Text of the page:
fitness instructor likes to get a little too handsy. How should
you handle it?
everybody can read signals clearly. Women, who understand
nonverbal communication more effectively than men, think that a
tight smile, an awkward laugh, freezing in place or pulling away
from touch is enough.
So say it
out loud and clear: "I notice that you are a very touchy,
huggy person, but I am uncomfortable with that. Could you please
honor my need for space?"
instructor still doesn’t get it, I would suggest a stronger
example: "In the last three weeks, you have touched me in a
way that I felt is inappropriate four times. I am telling you to
stop; it makes me feel uncomfortable."
do this in public, not loud enough for other people to hear, but
just so that you’re not in any danger and have someone who has
Wood, body language expert and professional speaker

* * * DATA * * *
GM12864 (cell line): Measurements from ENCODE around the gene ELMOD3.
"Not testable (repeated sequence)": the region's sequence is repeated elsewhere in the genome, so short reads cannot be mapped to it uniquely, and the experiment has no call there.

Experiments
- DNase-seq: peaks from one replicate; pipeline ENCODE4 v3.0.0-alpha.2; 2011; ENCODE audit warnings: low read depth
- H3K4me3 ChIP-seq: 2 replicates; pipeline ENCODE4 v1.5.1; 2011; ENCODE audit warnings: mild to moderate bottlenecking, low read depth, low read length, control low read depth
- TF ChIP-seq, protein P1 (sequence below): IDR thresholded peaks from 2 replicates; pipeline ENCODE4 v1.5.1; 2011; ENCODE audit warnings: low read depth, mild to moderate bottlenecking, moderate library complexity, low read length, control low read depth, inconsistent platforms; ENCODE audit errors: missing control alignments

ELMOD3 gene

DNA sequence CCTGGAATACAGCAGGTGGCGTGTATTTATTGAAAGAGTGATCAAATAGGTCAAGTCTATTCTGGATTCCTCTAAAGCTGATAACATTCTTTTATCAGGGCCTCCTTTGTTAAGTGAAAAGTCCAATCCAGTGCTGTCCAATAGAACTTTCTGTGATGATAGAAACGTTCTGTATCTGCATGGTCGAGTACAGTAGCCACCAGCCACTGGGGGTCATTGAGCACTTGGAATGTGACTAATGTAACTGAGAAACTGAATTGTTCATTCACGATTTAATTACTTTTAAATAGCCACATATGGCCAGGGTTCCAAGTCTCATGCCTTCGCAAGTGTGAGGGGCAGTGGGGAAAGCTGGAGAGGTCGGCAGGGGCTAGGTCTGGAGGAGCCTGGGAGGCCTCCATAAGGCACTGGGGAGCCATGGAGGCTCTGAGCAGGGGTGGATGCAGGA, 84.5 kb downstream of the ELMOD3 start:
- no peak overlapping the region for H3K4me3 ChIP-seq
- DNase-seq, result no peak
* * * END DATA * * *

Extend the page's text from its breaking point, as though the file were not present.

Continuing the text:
instructors should always explicitly ask for consent to touch
participants or make physical adjustments for form. If you are
comfortable, consider addressing the instructor directly. Say
something like, "I would rather not be touched" or
"I would prefer verbal rather than physical
continues thereafter, consider contacting the fitness director
or other supervisor to communicate your concern. The issue goes
unaddressed? Think about making a formal report to the facility.
feel safe doing so, you can contact law enforcement or an
organization that specializes in sexual harassment for guidance
that any contact that makes you uncomfortable is serious and
should be addressed.
Colleen Daly, fitness instructor and director of communications
for End Rape on Campus, an organization focused on ending sexual
violence through survivor support